Picture cards give a “voice” to nonverbal children. It allows them to communicate their needs, wants and even thoughts to others through picture cards.
But every child is different. To make PECS (Picture Exchange Communication System) work for your child, it needs to be customized. Now that I’m starting PECS with my own nonverbal three-year old, I’m realizing a picture system for him needs to be uniquely designed to meet his needs and his interests.
To begin PECS, you can either buy and print sets of picture cards or make your own. I’m using both purchased and homemade picture cards to meet my own son’s unique needs. Here’s four ways to customize PECS to work for your child!
You’re obviously starting a picture system because your child needs a way to communicate his/her needs while lowering frustration. However, you need to ask yourself the following question:
For this, you need to think about your child’s unique situation. If your child needs help communicating when he/she is hungry, then you need picture cards to stand for hunger. To help your son or daughter communicate the basic need for food, you need to create a variety of options to signify “hunger.” This includes cards with pictures for “Hungry,” “Breakfast,” “Lunch,” and “Dinner.”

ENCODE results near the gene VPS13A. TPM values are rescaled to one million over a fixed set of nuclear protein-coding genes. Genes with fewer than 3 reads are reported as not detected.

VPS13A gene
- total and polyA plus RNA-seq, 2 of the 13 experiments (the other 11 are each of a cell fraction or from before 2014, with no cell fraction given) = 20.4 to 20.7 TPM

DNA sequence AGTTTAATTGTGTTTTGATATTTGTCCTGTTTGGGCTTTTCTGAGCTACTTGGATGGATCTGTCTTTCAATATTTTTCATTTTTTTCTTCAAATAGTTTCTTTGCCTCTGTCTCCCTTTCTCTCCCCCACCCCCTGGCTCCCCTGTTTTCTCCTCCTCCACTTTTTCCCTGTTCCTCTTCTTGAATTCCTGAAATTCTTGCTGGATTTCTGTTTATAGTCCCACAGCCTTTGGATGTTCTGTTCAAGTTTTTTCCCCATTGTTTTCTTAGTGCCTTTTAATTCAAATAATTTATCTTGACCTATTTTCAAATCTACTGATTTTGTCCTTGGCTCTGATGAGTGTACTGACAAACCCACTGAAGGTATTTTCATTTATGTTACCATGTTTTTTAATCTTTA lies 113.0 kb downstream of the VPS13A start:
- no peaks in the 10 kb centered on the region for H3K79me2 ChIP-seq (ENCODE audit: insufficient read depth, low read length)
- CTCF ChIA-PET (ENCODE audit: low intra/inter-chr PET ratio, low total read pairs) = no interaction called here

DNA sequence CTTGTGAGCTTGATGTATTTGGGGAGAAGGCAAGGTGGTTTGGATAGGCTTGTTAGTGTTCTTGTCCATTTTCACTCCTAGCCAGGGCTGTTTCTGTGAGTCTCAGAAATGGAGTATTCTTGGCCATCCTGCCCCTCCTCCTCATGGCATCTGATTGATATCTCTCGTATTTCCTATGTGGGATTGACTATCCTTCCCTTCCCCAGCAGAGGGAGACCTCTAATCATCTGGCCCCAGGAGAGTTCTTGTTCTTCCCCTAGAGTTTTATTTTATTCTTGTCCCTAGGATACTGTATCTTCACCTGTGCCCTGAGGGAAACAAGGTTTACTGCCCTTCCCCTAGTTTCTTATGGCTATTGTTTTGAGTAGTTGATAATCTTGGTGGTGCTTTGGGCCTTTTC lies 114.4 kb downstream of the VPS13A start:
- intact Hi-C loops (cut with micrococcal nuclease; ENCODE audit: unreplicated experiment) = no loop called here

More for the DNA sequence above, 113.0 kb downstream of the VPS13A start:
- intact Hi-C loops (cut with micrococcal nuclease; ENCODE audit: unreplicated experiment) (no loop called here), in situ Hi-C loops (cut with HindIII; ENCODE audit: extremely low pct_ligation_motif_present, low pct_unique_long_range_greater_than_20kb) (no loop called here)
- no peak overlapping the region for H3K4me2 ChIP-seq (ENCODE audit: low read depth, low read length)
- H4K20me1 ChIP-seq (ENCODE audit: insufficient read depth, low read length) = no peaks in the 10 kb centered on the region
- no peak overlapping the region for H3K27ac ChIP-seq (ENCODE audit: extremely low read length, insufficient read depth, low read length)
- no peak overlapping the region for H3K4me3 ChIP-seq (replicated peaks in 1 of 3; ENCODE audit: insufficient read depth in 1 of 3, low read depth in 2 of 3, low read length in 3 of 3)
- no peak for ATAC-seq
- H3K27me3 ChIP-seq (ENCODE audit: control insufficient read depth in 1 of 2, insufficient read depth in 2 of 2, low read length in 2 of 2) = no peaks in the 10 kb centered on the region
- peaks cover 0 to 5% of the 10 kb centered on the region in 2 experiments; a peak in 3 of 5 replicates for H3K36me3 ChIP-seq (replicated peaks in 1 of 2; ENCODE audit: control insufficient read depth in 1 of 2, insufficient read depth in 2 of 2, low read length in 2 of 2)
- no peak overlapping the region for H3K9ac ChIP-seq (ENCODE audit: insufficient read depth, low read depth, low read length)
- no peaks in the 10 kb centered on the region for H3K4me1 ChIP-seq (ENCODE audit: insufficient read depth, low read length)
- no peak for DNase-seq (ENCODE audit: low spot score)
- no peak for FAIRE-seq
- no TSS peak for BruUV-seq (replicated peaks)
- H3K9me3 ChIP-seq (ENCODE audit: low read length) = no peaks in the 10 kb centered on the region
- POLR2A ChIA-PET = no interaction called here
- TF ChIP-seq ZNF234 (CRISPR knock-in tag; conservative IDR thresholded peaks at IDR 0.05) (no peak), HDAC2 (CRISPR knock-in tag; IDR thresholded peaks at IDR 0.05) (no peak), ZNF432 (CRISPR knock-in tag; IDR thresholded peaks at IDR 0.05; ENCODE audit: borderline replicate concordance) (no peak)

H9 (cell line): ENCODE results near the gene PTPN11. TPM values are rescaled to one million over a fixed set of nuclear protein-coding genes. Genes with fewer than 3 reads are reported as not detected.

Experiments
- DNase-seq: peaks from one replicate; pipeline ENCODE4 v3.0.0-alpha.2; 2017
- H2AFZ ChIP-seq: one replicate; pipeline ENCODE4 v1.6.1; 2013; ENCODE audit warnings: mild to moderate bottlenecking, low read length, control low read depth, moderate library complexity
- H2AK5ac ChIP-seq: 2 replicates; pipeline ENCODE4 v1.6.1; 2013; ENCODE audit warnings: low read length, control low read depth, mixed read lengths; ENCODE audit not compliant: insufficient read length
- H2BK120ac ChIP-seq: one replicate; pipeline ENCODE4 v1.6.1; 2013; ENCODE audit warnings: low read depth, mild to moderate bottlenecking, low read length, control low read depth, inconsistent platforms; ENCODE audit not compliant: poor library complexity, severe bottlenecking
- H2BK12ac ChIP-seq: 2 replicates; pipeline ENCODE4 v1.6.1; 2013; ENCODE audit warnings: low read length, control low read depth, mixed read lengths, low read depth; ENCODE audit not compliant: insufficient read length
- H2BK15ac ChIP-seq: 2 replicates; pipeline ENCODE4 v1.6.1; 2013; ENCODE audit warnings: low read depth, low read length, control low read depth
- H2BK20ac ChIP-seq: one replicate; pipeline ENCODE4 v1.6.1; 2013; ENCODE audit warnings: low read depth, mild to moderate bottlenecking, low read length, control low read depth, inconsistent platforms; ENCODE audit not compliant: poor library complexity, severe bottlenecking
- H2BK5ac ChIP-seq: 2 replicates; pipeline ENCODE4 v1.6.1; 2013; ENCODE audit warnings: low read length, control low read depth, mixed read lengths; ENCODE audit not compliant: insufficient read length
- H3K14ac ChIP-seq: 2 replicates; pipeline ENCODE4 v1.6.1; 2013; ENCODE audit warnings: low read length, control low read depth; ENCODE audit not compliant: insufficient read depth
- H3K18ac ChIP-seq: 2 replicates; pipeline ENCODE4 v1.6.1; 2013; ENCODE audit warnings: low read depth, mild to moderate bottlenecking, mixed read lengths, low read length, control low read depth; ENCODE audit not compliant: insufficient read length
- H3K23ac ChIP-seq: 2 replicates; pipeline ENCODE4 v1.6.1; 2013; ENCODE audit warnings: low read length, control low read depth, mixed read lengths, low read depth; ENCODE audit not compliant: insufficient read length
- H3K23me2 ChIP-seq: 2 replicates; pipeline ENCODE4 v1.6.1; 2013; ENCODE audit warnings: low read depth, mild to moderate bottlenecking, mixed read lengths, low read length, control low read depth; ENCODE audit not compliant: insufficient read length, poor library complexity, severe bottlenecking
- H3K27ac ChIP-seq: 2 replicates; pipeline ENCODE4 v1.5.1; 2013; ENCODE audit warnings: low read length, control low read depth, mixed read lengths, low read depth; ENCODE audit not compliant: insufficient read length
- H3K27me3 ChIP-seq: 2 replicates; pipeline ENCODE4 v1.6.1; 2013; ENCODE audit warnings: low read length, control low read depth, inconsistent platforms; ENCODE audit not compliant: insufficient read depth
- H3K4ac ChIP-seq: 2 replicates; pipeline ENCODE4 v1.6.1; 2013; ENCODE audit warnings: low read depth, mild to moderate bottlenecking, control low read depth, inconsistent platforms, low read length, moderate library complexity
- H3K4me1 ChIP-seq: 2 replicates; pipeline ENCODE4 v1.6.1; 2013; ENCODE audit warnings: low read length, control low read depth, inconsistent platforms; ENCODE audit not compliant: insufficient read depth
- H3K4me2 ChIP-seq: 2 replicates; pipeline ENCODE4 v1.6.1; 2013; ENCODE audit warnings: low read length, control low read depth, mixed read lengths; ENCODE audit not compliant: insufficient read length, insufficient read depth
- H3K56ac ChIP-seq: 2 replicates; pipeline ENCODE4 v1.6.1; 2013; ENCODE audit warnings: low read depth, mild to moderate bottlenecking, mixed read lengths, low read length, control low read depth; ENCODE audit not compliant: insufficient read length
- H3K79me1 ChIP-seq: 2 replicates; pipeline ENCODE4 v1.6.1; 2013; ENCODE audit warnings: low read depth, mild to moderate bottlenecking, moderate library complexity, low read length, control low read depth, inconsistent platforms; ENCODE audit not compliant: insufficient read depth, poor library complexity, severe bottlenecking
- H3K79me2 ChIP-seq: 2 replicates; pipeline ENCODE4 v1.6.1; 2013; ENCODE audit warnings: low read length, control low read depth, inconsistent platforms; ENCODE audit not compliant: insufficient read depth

If your child doesn’t understand the concept of mealtimes, you can customize PECS cards even further to include their favorite foods! Customized cards representing favorite foods will help your child communicate what specific foods he/she feels like eating. This area is a major communication problem for my son.
When I ask him “What would you like to eat?” I get no response or some babbling words I cannot understand. I would love to get an answer to this question. That’s where customized PECS cards come in. Right now, I’m making PECS cards to represent some of his favorite foods. This will (eventually) allow him to exchange a picture card of a food item he would like to eat.
So far, I’ve created the following PECS cards of his favorite foods and snacks! Chicken nuggets; veggie fries; fruit snacks; yogurt raisins; cereal and Mac n’ Cheese. All these cards contain both a picture of the food item and the corresponding word.
Take a seat and write down all your child’s interests, favorite activities and preferences. As time goes on, this list will probably increase in size. But it’s important to stay caught up with what keeps your child’s attention the most. Why?
The more you follow your child’s interests with a picture communication system the more opportunities you’re creating for speech development in your child. This is because a child is more likely to show interest in communicating through PECS when they recognize their favorite toys, foods, activities and more.
In turn, as the list of your child’s favorite things becomes longer, so will the customization of picture cards. Let’s say a child loves to climb and enjoys playing with kitchen utensils. A caregiver would want to customize pictures cards showing different jumping activities and a variety of kitchen utensils. For further customization, include picture cards that show good behavior for jumping.
The more you follow your child’s interests the more opportunities you’re creating for speech development in your child.